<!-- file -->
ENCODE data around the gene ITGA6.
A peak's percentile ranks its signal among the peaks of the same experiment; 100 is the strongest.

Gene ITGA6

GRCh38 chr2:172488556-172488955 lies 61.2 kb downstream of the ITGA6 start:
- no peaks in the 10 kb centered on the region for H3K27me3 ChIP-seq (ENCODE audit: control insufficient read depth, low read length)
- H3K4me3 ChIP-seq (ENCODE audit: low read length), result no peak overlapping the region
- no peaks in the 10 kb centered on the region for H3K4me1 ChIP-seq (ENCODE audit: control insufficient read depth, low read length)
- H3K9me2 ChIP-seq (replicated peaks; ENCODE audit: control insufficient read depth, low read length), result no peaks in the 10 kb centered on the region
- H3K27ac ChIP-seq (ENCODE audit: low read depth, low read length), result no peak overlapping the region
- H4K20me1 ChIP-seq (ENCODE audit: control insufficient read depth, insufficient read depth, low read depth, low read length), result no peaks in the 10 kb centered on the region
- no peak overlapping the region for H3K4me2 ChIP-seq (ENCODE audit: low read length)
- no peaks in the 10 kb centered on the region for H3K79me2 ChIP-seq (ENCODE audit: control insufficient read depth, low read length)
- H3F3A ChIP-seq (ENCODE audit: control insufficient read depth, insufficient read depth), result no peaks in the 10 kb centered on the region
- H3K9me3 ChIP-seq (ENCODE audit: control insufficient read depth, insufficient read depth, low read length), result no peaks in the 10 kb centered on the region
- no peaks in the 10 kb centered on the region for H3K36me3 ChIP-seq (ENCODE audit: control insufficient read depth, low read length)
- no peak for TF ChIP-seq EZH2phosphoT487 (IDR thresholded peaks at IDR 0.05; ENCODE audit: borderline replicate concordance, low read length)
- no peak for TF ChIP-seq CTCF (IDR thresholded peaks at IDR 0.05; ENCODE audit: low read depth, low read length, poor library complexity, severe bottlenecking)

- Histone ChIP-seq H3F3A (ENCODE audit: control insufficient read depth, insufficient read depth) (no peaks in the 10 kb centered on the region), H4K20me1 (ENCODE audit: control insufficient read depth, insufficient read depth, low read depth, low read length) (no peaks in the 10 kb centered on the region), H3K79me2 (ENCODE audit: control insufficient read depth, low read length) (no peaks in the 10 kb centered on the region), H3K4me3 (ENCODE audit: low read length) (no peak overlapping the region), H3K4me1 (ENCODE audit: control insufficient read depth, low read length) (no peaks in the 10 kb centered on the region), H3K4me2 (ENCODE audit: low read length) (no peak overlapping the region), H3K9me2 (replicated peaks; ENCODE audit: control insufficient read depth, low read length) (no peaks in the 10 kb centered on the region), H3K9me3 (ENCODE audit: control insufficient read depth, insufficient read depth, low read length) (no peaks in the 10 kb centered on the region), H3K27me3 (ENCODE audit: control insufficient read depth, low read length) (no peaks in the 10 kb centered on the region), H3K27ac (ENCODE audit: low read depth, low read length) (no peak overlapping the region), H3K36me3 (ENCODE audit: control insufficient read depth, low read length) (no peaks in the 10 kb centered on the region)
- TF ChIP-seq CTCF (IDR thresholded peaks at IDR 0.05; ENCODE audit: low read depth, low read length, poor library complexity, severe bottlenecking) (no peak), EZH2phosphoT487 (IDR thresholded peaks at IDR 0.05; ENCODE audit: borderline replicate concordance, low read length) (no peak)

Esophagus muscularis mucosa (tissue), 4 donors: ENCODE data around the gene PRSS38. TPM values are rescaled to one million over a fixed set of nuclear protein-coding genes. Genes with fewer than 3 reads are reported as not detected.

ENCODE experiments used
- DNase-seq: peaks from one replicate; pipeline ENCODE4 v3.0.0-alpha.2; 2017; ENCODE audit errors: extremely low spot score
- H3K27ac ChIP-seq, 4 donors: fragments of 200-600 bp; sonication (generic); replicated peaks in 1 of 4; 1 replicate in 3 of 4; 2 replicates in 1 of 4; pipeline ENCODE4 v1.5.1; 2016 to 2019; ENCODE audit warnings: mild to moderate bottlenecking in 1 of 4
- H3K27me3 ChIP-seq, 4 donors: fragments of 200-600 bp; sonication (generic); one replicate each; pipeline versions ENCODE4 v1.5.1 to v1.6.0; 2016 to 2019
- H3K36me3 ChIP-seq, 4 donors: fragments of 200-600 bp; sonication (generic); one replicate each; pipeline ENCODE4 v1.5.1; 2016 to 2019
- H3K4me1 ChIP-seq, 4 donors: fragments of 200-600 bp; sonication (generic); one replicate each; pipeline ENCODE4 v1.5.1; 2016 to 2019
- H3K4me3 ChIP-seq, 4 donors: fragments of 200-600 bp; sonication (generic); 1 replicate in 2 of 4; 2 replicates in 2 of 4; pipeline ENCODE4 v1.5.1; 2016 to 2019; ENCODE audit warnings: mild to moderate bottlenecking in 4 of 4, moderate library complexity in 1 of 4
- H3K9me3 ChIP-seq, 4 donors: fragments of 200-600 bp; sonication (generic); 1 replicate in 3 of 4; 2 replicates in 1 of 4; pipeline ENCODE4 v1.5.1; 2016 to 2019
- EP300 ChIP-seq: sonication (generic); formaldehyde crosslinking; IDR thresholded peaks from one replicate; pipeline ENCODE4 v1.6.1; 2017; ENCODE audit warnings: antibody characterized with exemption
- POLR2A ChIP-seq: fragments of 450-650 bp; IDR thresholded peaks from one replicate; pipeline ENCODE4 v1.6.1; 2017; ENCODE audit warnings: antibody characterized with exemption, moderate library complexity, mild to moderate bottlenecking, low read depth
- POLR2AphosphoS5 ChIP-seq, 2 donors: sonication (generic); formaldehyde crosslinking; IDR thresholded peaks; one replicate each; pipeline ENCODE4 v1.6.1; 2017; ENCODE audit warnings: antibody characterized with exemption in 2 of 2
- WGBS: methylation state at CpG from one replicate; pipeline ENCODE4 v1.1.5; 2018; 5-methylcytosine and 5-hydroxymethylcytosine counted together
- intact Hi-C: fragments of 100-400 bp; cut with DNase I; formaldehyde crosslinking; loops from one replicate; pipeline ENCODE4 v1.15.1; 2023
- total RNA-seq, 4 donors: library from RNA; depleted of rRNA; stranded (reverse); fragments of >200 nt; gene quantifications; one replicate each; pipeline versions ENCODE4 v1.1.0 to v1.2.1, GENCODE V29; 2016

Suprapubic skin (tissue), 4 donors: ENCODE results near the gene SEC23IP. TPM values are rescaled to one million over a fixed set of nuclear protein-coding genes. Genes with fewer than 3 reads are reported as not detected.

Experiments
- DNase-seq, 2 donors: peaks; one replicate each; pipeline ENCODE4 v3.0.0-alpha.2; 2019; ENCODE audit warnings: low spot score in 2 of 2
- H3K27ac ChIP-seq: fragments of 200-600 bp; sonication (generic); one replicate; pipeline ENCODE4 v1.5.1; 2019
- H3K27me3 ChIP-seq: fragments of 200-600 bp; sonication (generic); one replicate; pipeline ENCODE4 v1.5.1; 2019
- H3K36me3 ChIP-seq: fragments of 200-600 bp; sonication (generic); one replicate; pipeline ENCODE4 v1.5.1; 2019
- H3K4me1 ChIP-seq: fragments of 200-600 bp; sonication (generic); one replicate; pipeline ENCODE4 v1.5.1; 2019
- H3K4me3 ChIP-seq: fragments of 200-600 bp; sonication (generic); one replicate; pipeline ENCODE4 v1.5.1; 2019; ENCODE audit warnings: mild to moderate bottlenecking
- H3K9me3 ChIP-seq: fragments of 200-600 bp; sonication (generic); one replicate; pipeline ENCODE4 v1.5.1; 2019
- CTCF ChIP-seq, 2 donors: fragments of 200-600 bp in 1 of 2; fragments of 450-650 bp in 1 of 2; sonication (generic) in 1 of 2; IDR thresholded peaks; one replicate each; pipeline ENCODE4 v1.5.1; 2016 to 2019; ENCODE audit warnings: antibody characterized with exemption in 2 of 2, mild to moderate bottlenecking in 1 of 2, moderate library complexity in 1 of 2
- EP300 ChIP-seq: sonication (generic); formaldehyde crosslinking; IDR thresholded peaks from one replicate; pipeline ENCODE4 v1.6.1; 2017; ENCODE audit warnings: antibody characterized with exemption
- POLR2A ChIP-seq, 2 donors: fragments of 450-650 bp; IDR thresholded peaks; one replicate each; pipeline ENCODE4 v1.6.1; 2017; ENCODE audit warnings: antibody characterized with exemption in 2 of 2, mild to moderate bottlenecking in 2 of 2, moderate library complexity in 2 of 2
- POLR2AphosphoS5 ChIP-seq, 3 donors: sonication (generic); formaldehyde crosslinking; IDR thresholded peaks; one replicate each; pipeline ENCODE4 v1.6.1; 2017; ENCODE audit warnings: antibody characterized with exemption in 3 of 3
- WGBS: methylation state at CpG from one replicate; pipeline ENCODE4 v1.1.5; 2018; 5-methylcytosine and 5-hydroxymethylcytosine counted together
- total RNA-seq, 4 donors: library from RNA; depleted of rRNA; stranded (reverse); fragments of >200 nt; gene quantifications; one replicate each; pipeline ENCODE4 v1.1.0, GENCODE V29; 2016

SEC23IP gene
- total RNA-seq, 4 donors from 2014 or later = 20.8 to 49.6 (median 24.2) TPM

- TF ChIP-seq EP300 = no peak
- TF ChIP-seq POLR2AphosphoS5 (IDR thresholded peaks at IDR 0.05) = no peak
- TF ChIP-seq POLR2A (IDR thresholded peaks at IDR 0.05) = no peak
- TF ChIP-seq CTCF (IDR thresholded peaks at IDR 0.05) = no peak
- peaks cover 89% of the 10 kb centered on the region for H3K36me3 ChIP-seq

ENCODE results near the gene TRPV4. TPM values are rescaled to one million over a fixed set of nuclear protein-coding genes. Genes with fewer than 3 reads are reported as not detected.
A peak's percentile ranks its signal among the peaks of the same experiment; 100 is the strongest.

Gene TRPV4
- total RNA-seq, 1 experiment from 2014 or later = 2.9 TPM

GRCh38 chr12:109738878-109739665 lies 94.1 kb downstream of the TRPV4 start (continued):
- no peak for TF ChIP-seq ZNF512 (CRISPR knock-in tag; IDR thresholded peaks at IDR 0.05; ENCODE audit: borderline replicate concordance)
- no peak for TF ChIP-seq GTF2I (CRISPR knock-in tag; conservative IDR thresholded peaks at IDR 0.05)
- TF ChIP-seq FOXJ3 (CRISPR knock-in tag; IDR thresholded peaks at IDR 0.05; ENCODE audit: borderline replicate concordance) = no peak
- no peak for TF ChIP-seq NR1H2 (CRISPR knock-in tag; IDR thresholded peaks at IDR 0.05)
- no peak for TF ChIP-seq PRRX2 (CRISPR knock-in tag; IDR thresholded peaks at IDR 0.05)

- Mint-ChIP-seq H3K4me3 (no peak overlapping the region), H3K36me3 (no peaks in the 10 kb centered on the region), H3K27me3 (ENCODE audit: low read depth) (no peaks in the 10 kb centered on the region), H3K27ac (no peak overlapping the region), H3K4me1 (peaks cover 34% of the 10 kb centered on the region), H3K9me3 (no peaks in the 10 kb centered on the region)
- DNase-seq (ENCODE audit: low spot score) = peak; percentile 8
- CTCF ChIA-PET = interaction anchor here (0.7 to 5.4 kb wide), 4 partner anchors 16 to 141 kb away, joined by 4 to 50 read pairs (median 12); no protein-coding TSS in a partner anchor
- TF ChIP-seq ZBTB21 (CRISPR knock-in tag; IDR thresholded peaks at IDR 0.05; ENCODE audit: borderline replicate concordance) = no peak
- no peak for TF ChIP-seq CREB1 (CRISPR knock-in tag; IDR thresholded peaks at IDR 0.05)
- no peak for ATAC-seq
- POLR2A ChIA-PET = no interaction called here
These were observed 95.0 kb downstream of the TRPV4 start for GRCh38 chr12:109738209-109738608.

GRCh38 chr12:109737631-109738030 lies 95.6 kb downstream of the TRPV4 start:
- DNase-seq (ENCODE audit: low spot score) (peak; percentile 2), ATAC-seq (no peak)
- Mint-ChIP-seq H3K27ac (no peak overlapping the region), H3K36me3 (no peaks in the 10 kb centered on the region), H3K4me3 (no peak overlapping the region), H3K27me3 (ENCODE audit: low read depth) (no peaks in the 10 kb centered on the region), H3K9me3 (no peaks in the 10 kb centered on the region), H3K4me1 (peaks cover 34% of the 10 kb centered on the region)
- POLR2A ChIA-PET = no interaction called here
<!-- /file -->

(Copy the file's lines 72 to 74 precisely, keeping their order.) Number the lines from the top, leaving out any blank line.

- no peak for ATAC-seq
- POLR2A ChIA-PET = no interaction called here
These were observed 95.0 kb downstream of the TRPV4 start for GRCh38 chr12:109738209-109738608.